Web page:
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Palace and West Brom: Knowing when to cut ties

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This one’s for two chairmen, Steve Parish of Crystal Palace and John Williams of West Bromwich Albion, if anyone’s passing along advice from a writer with exactly zero Premier League experience.

There’s a temptation to leave well enough alone with managers, an allure made only more seductive by the fact that coaching stability is almost contrarian in the high-turnover world of the Premier League.

And if you’re goal is to just survive every year, then by all means, read no further. You have your men in Tony Pulis and Sam Allardyce.

Before we go any further, let’s admit to some prejudices. Pulis’ management preference to often bunker down and strip attacking talents of freedom, at least on the surface, is far from alluring and doesn’t quite fit the expectations of West Brom. And Allardyce is Allardyce, a blustery, credit-claiming boss who’s prime claim  is “I keep ’em up.”

But even beyond that, there’s a question whether either can change aims with so many years of the same anthems.

Pulis’ stingy teams have done relatively well, no doubt, and in no way is he a bad hire for a team with a vacant manager’s chair. But what happened for a second-straight season at the Hawthorns should be unacceptable, especially considering that this season saw a ship chartered toward high success.

When the Baggies clinched safety in 2015-16 only to fall flatter than Saido Berahino‘s West Brom career, it was forgivable. The Baggies hit the 39-point mark with a memorable win over Manchester United, then managed just four points over their last nine matches. That included home losses to Norwich City and Watford.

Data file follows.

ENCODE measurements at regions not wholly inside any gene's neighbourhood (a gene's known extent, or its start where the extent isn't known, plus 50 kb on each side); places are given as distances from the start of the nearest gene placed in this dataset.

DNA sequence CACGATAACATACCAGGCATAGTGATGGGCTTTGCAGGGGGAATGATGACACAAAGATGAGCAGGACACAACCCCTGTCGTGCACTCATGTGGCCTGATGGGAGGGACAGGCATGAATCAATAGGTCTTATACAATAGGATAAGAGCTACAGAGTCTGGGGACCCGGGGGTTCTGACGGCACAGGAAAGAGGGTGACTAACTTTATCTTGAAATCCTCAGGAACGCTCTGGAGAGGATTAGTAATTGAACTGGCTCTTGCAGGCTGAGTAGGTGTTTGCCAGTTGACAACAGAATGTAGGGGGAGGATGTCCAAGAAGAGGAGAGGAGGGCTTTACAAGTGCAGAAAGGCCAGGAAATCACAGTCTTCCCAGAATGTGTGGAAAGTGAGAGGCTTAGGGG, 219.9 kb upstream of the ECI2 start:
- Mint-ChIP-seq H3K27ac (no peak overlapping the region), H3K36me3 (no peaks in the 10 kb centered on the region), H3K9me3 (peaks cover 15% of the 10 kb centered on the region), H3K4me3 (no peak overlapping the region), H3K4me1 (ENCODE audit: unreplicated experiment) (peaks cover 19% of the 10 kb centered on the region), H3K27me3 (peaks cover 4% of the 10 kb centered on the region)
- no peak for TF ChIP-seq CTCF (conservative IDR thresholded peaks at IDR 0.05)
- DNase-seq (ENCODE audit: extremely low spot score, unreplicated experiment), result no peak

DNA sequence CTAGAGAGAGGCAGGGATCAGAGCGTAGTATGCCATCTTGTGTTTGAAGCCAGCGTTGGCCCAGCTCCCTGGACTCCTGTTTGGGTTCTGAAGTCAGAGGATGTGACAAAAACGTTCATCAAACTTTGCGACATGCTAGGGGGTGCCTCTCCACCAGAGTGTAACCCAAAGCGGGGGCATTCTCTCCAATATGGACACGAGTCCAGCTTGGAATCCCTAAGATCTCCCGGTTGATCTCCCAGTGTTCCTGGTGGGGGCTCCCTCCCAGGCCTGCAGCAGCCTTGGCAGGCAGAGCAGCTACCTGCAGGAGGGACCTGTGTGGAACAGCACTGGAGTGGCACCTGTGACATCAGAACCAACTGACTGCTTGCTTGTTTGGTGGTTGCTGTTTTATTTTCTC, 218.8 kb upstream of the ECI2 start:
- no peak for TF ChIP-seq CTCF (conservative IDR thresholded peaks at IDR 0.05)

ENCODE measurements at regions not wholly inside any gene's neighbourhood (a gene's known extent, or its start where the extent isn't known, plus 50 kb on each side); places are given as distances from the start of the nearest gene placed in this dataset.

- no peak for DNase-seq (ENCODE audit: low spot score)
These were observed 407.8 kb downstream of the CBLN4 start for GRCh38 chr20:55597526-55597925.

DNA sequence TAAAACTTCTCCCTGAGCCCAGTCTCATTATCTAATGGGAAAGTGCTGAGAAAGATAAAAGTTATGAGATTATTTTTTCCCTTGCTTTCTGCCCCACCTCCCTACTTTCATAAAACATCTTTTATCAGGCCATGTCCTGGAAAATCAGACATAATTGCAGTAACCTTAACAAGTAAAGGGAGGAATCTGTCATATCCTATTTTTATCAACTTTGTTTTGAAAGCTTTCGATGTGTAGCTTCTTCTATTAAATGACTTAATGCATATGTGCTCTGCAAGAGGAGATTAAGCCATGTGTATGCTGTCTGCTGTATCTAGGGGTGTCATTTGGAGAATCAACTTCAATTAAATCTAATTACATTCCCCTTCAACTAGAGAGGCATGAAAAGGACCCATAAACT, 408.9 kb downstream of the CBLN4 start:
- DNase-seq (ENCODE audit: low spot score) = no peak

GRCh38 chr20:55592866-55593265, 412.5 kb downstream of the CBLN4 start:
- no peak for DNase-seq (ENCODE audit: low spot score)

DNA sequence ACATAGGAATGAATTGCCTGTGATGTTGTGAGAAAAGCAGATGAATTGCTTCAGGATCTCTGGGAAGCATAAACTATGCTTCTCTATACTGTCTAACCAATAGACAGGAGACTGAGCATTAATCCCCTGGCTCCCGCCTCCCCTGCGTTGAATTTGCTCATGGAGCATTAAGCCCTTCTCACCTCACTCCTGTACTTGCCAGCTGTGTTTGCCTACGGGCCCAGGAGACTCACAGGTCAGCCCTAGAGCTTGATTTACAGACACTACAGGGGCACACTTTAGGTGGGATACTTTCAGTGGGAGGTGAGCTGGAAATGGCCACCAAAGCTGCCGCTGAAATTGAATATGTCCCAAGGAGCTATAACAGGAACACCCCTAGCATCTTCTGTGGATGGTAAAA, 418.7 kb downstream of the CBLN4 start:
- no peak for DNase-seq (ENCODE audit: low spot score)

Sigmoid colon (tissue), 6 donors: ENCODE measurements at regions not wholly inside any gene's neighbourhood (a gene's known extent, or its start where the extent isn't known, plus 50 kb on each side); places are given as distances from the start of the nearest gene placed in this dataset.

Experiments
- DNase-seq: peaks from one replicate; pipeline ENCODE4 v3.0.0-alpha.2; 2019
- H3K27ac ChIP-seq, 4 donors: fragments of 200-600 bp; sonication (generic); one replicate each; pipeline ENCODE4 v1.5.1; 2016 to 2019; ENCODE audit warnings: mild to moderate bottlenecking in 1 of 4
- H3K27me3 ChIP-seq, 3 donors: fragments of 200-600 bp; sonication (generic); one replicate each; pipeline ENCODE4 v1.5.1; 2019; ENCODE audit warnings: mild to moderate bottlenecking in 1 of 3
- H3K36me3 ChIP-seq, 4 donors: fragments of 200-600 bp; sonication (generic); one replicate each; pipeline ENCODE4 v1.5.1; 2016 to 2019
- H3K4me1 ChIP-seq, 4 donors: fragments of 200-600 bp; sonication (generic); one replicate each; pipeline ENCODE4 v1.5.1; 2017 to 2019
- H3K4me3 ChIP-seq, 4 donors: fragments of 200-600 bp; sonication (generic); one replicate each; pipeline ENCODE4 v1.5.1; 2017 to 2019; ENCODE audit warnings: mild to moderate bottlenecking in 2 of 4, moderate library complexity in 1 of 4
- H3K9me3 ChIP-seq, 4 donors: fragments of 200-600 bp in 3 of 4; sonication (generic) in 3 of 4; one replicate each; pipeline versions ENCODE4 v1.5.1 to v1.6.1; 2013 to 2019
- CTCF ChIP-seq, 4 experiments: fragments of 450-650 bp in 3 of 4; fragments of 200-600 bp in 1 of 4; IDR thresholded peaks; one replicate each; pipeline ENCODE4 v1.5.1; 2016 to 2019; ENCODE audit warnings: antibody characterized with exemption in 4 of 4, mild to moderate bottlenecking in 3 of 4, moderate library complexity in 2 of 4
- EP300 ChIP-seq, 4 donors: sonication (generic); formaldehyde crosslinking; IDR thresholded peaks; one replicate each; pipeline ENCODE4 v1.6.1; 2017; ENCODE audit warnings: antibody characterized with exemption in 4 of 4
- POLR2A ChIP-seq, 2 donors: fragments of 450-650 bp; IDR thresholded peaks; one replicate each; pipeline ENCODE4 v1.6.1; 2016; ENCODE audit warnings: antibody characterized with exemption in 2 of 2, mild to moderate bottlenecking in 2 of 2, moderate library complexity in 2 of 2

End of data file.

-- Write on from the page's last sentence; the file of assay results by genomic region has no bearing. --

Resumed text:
But critics — myself included — were eating their words when Pulis had West Brom dancing in the Top Ten deep into the 2016-17 season. These weren’t 1-0 counterattacking snoozefests, either, as Pulis was producing goals. Yet what happened when the Baggies hit their vaunted 40-point mark, this time on Feb. 25? One more win the rest of the way, to go with nine losses and two draws.

Here’s what Pulis said after a couple losses, “Complacency is the most annoying word in the dictionary. It is human nature to switch off a bit sometime.”

Sure, but how can it surprise when your mantra from August on is seemingly, “Get 40 points.” Staying switched on when you’ve targeted 40 like it’s the Champions League group stage is tough.

Still, that’s nothing compared to Allardyce, and Parish would be wise to leap at Big Sam’s latest big threats of quitting Palace. Forget that he was hired anywhere after his embarrassing ouster from the England job for a second, and focus on this:

Allardyce took over from Alan Pardew, and Palace slipped into the drop zone. Palace had done a woeful job of recruitment in the summer and Pardew overly complicated his problems by refusing to consistently plug service machines Andros Townsend and Wilfried Zaha into the mix with Christian Benteke.

Allardyce did fix that, but if he deserves anything it’s for striking it rich on three terrific transfer buys in Luka Milivojevic, Mamadou Sakho, and Patrick Van Aanholt. Spending in January is as important as it’s ever been, and Allardyce had more tools in his shed than Pardew or even Pulis beforehand.

Which is to say that if Palace likes Allardyce, fine, but to credit him for this turnaround is only partially worthwhile. To expect him to suddenly become or surprass the man who thrived at Bolton between 1999-2007 is foolish. Almost all of his career nods that don’t involve “avoided relegation” come at levels outside the Premier League, and Palace wants to keep growing.

Back to Pulis, he’s again highlighting the need for West Brom to spend, and perhaps that would allow him to adjust his mentality in the run-up to next season (You’d like to think he’d at least target a Cup run).